PEIA gets hit with economic downturn, higher medical costs and cloudy outlook

Finances for the Public Employees Insurance Agency are not great right now.

Investments are down and medical claims are up. So the agency is expecting to end the fiscal year with a deficit of $107 million.

Gov. Jim Justice

Gov. Jim Justice has consistently said there will be no PEIA premium increases on his watch. So agency officials are anticipating another infusion of reserve money to shore up the plan next year.

But that leaves a question about whether this is just a particularly difficult year and what will happen under the next governor set to take office in a little more than two years.

West Virginia teachers went on strike in 2018 over a combination of issues, saying their pay had not kept pace with rising costs including health insurance. Justice established a PEIA Task Force that never had recommendations implemented, and the governor intervened by pledging a $150 million reserve fund to assure less strain and fewer swings.

More use of reserves will help the agency’s financial situation in the short term, PEIA Director Jason Haught said at a Finance Board meeting Thursday afternoon.

Jason Haught

“At this point, we will be looking for a higher number of dollars in the transfer to the PEIA state fund than we currently had forecast,” Haught said in response to a question about longer-term outlook. “We’re going to need obviously additional dollars from the state to be transferred over.”

A report reflecting 10 months into the fiscal year, showed that PEIA is a little more than $37 million behind budget in terms of its anticipated revenue. And on expenses, the agency is more than $24 million behind.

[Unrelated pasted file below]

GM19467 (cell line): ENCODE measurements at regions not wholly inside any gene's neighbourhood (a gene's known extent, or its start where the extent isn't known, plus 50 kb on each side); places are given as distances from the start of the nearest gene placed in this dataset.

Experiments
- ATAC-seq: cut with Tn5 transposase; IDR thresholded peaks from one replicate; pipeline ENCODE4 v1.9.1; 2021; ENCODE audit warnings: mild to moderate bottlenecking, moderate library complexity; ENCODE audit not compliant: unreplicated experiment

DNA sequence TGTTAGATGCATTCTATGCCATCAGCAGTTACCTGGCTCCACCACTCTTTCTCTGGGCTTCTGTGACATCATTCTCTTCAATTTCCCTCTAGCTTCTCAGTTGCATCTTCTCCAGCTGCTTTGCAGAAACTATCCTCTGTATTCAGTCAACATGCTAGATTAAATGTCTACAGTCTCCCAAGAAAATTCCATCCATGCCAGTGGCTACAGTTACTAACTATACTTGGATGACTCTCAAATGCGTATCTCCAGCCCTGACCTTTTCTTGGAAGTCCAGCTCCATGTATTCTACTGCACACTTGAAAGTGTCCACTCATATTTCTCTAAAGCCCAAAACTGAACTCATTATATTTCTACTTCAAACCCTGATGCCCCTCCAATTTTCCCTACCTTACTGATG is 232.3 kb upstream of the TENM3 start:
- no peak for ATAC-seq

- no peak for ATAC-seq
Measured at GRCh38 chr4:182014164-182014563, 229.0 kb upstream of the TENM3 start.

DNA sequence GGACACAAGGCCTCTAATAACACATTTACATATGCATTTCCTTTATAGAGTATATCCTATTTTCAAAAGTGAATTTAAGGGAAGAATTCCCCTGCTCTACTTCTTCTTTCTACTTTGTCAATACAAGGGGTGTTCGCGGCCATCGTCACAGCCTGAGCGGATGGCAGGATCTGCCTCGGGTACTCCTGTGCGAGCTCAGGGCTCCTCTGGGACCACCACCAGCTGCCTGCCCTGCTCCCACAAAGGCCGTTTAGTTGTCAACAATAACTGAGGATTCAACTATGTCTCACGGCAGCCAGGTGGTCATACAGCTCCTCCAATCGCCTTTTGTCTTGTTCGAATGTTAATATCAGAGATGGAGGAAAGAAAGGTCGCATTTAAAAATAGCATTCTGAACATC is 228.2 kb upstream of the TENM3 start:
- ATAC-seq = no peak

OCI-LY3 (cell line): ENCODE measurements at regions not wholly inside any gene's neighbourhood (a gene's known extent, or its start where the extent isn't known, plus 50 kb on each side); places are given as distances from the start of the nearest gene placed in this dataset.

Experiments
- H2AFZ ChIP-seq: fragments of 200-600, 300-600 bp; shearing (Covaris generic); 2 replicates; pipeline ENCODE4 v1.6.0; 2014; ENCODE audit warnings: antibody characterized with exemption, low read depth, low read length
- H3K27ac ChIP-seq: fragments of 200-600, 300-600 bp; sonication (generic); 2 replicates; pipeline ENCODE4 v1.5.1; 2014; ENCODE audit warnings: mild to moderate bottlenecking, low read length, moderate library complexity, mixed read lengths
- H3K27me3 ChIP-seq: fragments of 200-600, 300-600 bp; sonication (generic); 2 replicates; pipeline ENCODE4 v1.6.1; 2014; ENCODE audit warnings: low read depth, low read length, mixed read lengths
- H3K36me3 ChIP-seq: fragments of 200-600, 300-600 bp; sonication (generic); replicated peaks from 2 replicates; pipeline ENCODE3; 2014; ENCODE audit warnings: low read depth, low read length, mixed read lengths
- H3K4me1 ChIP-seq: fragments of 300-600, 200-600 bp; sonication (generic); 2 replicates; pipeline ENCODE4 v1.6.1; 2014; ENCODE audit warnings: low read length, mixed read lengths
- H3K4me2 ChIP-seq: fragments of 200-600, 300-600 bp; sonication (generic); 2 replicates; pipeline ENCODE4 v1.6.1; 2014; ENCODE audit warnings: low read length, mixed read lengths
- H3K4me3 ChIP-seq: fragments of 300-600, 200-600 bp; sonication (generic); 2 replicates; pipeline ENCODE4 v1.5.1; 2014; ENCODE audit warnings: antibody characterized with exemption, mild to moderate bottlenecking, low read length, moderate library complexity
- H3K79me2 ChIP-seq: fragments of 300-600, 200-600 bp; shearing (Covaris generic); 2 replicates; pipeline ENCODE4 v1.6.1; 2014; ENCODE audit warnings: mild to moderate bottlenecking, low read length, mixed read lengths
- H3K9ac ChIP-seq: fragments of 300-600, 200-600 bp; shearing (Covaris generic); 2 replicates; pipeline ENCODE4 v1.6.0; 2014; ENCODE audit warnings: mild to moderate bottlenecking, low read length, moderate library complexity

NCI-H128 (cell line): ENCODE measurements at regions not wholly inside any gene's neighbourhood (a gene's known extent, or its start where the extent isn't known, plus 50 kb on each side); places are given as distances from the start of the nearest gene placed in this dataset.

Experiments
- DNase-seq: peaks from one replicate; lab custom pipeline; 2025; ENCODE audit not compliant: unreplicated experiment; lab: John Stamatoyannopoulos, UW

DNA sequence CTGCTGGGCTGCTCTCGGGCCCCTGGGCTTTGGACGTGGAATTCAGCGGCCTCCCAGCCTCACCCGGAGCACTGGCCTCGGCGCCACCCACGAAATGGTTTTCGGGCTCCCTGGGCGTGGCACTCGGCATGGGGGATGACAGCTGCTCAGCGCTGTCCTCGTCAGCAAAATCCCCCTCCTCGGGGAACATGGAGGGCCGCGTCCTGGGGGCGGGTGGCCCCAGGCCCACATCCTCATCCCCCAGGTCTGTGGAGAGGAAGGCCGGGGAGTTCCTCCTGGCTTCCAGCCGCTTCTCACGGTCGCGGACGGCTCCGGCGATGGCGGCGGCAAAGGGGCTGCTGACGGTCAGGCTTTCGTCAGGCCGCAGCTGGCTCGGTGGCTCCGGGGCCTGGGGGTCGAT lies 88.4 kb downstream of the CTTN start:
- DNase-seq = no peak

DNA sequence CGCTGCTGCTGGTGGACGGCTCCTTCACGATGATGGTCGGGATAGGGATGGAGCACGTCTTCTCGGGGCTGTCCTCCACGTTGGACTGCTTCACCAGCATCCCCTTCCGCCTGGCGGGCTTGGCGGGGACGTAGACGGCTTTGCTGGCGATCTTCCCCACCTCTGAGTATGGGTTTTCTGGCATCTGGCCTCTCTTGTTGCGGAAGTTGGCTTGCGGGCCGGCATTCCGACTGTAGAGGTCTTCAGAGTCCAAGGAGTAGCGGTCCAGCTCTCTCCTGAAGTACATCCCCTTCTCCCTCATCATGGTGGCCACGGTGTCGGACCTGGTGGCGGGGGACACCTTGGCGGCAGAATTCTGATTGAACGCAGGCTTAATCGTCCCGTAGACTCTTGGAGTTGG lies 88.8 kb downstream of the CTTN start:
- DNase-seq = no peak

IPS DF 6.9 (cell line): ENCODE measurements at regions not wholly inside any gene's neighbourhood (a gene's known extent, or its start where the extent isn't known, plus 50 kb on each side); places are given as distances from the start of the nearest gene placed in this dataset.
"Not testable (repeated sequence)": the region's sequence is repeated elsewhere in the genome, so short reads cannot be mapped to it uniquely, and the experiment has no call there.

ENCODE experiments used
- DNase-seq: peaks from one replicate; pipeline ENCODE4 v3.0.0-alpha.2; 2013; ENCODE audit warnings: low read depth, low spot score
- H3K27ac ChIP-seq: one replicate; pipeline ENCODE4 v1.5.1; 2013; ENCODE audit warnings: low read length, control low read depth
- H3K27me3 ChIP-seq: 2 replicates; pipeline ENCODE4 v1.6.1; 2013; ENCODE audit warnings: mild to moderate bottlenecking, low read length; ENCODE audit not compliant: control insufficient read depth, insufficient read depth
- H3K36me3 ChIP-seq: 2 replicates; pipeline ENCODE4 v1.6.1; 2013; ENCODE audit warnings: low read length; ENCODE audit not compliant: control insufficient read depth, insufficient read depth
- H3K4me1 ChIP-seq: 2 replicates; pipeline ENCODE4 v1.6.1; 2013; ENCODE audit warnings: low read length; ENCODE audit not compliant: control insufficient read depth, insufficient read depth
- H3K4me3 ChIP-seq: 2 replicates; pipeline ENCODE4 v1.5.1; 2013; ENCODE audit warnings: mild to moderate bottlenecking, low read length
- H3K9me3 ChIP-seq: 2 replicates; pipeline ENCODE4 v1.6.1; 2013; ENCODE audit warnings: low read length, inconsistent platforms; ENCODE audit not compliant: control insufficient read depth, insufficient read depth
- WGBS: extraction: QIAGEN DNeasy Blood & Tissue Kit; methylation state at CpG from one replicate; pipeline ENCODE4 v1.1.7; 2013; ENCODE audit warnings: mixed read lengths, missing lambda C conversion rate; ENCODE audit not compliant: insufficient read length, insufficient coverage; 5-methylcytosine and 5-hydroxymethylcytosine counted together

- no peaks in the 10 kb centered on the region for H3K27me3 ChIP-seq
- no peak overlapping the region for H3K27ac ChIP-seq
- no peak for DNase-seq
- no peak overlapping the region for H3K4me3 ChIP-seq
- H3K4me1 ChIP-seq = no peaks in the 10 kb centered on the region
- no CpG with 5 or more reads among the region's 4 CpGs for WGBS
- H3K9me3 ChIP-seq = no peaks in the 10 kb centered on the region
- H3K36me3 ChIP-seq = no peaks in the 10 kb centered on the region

So the bottom line is almost $61 million behind budget before the fiscal year has concluded.

“These are some very unfavorable numbers,” Haught told Finance Board members.

A couple of issues stand out. The agency invests the money it has on hand, and some years that has paid off with additional cushion. But this year the agency is $21.5 million down on investments.

Meanwhile, the agency has been paying out $43 million more than anticipated on medical claims this year along with $11.3 million more than expected on prescription drug claims.

“We haven’t seen these types of numbers in some years,” Haught said.

Haught said the agency is spending down its reserves a little more aggressively than planned.

PEIA has been subject to downturns in the market reflected in the rest of the economy, Dave Bond of Continuing Care Actuaries told members of the PEIA Finance Board that reserves help in tough times.

“All I can say about reserves is, there was a time when PEIA was run on a cash basis and we didn’t have any reserves. Why do we have reserves? We have reserves for challenging times. Certainly post-pandemic is challenging to us.”

He continued, “We’ve been hit by a couple of things, the pandemic delayed services and made services more intense. We’re seeing utilization go up, we’re seeing costs go up. Our providers are also under inflationary pressures as far as their workforce, all kinds of shortages in healthcare. So healthcare financing has always been a series of patterns. This will not continue. I don’t know when it’s going to end.”

Dale Lee

Dale Lee, president of the West Virginia Education Association, asked a series of questions to PEIA officials about what to expect in coming years.

Haught cited Governor Justice’s promise, saying “We will not be expecting any premium increases while he is in office.” But he said, “After that period we will be sitting down to determine the financing after Governor Justice’s term as governor.”

Lee responded, “My fear is — and I appreciate Governor Justice doing the things necessary to prevent premiums from going up — but my fear is the next governor is not going to have a choice and you’re be hit with double digit premium increases rather than smaller increases as the years go along.”

Haught agreed that is a concern and under examination.

Lee again focused on the years to come, saying they are likely to be difficult.

“I’m not here to say that the employees should never have a premium increase. I don’t live in a dream world,” Lee said. “But the sooner we take a look at this and provide that funding source in the general fund, in the budget, the better we’re going to be able to get ahold of things and work for solutions.”

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